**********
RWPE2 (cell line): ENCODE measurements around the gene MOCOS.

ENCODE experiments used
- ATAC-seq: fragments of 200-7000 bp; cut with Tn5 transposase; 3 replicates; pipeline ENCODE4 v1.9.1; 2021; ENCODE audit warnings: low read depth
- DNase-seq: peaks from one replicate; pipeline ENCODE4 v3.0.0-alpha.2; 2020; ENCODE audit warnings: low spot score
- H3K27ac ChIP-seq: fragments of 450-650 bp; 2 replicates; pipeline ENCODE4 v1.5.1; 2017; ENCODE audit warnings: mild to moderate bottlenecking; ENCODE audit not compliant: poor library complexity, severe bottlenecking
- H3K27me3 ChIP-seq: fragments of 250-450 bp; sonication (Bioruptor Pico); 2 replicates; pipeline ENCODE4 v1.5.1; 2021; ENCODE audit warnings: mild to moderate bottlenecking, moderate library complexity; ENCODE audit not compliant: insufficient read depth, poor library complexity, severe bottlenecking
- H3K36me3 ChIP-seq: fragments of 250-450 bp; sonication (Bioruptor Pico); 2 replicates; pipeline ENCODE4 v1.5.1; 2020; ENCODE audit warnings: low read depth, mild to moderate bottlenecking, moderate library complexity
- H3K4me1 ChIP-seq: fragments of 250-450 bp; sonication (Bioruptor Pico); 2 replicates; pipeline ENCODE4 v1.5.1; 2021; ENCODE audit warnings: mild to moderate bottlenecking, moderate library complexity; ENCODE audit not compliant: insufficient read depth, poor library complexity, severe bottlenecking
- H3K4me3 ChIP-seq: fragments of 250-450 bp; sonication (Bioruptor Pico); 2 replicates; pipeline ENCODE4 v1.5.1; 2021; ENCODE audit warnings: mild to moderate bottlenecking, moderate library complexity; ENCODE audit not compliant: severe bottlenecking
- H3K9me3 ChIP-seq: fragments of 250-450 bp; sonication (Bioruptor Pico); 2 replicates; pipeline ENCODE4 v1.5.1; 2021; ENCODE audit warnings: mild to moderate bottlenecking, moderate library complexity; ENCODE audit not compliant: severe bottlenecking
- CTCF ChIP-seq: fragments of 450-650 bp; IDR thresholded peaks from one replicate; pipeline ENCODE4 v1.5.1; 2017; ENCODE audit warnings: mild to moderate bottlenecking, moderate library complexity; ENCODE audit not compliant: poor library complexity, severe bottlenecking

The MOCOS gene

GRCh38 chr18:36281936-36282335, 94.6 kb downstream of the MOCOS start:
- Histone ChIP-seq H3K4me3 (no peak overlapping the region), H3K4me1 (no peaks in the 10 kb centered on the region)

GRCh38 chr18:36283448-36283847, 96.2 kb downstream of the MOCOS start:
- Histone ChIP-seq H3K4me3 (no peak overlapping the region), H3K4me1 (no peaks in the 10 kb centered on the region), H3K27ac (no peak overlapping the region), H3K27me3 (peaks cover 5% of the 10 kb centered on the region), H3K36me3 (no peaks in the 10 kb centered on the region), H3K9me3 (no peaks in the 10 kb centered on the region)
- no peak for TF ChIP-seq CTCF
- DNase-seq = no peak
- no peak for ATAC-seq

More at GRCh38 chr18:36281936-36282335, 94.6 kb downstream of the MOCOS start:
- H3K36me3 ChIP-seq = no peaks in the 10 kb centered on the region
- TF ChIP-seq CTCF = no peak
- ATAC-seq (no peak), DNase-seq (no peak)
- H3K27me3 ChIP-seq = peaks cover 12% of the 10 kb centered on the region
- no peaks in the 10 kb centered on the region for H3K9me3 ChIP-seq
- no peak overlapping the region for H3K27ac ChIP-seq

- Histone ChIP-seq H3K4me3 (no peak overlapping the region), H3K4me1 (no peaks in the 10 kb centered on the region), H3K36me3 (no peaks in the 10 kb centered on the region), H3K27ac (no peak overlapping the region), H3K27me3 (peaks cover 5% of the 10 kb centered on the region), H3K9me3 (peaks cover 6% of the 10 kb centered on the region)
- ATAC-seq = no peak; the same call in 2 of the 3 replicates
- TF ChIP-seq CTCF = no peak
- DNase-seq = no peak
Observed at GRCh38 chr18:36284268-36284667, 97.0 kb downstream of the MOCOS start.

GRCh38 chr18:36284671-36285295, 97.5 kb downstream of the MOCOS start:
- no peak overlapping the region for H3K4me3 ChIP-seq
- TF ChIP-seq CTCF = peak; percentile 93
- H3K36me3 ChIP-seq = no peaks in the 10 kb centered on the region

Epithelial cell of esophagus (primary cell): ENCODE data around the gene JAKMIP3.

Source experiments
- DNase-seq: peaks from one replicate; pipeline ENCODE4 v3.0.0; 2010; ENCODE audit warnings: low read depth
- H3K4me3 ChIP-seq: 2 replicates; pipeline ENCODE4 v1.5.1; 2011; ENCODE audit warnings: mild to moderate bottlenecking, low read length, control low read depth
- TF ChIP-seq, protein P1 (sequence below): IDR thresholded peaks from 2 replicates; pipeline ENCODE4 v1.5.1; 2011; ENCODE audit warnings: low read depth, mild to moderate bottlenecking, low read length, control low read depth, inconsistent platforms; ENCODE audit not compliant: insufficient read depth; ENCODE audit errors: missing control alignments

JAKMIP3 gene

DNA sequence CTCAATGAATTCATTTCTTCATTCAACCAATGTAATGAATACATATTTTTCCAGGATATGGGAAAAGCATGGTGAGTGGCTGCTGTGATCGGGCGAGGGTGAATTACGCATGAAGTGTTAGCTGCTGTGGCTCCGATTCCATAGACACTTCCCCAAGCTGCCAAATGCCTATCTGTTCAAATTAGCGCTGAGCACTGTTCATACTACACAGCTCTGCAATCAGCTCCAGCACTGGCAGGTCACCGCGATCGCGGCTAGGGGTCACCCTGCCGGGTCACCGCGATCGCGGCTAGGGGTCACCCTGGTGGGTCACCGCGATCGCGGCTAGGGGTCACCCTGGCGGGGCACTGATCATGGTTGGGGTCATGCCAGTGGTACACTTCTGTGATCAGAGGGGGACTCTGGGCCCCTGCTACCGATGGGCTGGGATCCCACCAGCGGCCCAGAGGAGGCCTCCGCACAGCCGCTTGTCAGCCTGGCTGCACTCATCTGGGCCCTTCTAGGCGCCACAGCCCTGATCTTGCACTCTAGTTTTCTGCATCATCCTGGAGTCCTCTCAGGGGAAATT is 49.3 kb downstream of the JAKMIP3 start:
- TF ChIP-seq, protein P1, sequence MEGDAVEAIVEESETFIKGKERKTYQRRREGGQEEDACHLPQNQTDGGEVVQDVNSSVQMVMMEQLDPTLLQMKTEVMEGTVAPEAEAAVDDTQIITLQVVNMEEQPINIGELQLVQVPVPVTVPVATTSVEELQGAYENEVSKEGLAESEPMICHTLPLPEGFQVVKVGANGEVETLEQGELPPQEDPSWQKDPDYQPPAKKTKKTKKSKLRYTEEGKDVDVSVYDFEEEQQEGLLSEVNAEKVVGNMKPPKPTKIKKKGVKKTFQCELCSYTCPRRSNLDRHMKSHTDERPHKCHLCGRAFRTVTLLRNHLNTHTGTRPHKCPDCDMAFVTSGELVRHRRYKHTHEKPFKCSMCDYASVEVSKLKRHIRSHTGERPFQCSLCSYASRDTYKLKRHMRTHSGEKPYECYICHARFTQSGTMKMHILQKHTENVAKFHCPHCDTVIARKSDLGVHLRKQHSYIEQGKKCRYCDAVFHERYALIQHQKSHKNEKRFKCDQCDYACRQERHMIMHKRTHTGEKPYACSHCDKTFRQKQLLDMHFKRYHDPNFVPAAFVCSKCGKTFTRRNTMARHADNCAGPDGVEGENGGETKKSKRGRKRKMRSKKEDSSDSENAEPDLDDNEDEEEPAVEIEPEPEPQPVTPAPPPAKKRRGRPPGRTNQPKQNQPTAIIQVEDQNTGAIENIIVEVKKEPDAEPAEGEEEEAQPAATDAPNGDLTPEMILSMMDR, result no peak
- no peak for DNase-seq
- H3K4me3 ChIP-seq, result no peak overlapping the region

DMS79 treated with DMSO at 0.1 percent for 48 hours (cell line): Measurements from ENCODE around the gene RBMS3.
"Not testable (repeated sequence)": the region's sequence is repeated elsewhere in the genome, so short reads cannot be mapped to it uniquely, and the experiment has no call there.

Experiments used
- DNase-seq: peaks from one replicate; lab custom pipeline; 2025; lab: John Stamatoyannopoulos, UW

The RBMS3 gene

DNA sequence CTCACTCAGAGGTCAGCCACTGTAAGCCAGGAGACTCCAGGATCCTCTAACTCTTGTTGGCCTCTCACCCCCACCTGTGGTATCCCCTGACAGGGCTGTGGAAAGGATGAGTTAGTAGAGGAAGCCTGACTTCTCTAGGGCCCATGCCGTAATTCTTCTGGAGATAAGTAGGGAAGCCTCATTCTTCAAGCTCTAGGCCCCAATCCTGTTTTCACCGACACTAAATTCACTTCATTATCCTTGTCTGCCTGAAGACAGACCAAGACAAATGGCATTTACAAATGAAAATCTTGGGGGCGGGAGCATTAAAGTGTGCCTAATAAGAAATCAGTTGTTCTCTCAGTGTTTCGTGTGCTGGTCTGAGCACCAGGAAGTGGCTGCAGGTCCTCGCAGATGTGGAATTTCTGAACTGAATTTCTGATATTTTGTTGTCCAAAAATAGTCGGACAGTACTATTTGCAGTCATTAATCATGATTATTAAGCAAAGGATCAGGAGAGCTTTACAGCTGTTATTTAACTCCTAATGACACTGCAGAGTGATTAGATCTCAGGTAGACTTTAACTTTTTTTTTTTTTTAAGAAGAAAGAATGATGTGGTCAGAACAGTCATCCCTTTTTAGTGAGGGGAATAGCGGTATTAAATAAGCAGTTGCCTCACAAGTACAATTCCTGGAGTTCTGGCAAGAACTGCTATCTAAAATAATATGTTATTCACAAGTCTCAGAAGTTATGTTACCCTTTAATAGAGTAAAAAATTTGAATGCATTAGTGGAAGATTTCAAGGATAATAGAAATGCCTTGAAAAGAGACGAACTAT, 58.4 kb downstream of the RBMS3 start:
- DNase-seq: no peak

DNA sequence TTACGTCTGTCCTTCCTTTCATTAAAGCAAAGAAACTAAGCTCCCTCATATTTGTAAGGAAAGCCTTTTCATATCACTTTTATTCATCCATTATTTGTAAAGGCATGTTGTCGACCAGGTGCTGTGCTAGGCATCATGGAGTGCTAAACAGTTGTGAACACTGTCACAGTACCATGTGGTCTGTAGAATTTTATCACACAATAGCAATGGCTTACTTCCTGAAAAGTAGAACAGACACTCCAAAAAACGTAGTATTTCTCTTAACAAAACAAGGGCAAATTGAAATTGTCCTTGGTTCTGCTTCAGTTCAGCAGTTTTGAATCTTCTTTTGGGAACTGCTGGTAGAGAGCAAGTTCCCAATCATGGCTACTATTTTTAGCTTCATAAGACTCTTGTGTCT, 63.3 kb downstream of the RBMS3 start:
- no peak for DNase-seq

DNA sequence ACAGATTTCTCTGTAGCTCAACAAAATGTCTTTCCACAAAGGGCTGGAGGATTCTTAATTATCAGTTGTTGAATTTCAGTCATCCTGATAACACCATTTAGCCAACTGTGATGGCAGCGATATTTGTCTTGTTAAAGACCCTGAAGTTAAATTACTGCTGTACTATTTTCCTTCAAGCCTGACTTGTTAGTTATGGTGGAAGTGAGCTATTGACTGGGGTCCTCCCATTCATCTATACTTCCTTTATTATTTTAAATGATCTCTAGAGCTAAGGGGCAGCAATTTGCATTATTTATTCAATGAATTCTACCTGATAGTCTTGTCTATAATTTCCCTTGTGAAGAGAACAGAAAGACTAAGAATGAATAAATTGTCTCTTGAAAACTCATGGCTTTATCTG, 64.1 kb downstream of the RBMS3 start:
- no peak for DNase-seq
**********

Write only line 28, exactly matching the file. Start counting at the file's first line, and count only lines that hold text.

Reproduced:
- ATAC-seq = no peak; the same call in 2 of the 3 replicates